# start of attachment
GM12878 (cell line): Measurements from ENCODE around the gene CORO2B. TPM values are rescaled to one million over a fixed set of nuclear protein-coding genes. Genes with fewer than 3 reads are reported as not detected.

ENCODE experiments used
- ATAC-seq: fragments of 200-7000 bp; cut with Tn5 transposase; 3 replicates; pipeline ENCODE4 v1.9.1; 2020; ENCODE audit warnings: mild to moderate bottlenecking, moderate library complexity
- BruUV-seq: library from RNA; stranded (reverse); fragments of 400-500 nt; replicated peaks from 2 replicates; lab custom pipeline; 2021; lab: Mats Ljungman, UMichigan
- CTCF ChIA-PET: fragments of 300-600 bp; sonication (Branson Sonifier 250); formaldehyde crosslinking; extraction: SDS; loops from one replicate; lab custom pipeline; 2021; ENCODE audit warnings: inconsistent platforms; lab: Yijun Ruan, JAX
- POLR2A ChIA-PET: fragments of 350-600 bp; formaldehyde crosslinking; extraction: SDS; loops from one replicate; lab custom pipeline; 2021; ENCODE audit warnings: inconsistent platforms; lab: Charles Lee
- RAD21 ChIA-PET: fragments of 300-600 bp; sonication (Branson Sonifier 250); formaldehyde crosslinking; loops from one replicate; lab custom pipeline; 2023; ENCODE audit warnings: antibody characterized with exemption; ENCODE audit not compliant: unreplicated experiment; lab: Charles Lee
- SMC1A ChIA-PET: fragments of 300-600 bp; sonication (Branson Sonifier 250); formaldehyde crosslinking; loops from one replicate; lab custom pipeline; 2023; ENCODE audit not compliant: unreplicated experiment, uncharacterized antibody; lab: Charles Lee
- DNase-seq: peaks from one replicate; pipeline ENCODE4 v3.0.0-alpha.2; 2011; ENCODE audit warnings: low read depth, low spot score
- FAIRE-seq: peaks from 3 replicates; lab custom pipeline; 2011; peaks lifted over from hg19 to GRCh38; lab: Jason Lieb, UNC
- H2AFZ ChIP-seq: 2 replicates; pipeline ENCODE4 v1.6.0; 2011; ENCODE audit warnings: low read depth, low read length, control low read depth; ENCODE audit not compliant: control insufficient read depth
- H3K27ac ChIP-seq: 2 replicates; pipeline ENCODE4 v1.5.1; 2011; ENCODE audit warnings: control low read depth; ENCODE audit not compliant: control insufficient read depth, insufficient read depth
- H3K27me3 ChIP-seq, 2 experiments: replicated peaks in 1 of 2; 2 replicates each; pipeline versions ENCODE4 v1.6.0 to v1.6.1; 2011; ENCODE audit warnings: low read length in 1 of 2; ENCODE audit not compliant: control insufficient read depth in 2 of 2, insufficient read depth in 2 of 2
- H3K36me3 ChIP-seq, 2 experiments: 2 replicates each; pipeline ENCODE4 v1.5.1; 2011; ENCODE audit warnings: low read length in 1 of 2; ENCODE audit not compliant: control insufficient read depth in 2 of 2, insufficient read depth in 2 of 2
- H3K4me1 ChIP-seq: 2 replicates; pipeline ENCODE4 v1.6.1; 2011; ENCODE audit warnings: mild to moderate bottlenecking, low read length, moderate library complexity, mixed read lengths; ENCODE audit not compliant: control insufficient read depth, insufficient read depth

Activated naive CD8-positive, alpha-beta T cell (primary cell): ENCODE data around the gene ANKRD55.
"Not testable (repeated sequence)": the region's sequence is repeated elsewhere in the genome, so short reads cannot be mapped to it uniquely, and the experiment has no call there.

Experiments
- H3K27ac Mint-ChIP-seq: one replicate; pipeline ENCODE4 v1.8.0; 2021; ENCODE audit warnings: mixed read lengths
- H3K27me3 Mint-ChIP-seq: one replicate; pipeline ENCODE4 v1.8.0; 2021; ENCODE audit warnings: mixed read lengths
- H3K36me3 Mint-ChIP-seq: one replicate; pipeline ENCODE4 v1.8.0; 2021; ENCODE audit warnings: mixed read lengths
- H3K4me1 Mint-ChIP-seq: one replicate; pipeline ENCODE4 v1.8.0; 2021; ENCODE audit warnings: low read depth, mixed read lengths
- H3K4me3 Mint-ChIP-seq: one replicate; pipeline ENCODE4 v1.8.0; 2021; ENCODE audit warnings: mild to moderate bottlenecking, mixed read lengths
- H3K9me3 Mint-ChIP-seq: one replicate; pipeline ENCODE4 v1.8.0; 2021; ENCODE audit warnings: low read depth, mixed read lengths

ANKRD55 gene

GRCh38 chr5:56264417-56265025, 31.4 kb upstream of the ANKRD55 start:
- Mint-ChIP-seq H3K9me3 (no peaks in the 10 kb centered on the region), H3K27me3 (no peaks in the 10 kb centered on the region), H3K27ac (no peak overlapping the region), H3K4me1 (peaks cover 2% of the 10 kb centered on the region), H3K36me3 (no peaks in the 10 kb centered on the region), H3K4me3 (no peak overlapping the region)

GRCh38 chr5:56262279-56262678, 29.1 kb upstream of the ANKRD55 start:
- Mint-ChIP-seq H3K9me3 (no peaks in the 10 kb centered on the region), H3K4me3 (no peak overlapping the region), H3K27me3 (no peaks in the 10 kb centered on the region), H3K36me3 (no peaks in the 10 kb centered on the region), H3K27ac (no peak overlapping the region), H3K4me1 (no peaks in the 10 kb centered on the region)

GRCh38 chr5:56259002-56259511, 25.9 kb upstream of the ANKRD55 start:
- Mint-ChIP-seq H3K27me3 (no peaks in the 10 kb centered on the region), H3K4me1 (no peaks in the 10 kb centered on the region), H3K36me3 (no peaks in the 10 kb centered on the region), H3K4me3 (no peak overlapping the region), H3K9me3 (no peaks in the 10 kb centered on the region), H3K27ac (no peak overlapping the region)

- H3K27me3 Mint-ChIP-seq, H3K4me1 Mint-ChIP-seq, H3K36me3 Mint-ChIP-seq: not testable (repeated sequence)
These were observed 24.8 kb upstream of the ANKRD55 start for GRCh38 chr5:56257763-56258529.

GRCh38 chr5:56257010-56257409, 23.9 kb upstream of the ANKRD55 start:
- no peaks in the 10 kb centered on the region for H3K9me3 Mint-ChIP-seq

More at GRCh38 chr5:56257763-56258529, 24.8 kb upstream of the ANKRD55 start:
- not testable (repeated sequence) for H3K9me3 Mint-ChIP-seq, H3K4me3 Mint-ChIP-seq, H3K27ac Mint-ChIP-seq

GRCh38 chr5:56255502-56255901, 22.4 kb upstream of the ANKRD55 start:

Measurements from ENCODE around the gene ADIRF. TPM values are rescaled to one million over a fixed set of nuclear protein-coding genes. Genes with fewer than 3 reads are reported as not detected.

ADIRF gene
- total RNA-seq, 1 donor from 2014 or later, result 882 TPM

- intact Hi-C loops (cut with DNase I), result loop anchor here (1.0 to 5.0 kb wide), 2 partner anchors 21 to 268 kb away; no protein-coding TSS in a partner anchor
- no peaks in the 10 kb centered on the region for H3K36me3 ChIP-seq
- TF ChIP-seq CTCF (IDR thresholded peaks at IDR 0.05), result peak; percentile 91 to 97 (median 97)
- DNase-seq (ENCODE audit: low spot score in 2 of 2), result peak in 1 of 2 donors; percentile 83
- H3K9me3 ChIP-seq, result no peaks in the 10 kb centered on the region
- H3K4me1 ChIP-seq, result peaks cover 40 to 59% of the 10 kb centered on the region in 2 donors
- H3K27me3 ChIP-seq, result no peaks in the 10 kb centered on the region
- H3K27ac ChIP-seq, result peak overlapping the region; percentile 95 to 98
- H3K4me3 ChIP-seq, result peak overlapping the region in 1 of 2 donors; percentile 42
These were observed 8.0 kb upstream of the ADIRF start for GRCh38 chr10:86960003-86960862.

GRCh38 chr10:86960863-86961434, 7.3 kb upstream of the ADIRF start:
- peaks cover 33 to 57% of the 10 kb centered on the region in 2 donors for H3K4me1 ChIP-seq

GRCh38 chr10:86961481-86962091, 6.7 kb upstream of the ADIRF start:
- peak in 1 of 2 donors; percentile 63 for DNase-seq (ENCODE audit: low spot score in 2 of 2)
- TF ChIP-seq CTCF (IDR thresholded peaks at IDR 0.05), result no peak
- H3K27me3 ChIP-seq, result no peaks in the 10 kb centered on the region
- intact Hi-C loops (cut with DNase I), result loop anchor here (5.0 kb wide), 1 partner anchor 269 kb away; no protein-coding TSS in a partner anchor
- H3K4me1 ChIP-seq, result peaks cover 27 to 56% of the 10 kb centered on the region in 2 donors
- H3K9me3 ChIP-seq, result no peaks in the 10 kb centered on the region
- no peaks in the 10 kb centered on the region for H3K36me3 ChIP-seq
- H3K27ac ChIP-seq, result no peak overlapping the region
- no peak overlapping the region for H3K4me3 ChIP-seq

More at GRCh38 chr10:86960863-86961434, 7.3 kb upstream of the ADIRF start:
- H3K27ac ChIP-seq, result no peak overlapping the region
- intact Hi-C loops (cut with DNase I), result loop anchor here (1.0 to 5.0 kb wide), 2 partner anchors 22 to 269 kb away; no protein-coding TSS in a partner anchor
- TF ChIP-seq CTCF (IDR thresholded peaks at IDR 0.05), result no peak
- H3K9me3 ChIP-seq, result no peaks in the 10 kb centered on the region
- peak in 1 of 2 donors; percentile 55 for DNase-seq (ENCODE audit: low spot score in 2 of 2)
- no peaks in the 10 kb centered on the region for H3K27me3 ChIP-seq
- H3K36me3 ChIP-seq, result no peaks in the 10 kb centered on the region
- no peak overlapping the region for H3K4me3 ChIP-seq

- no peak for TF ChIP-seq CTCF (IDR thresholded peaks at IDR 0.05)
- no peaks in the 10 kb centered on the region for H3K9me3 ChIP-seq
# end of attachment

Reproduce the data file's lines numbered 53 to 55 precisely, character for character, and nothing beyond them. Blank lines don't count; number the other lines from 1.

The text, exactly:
- peaks cover 33 to 57% of the 10 kb centered on the region in 2 donors for H3K4me1 ChIP-seq

GRCh38 chr10:86961481-86962091, 6.7 kb upstream of the ADIRF start:
- peak in 1 of 2 donors; percentile 63 for DNase-seq (ENCODE audit: low spot score in 2 of 2)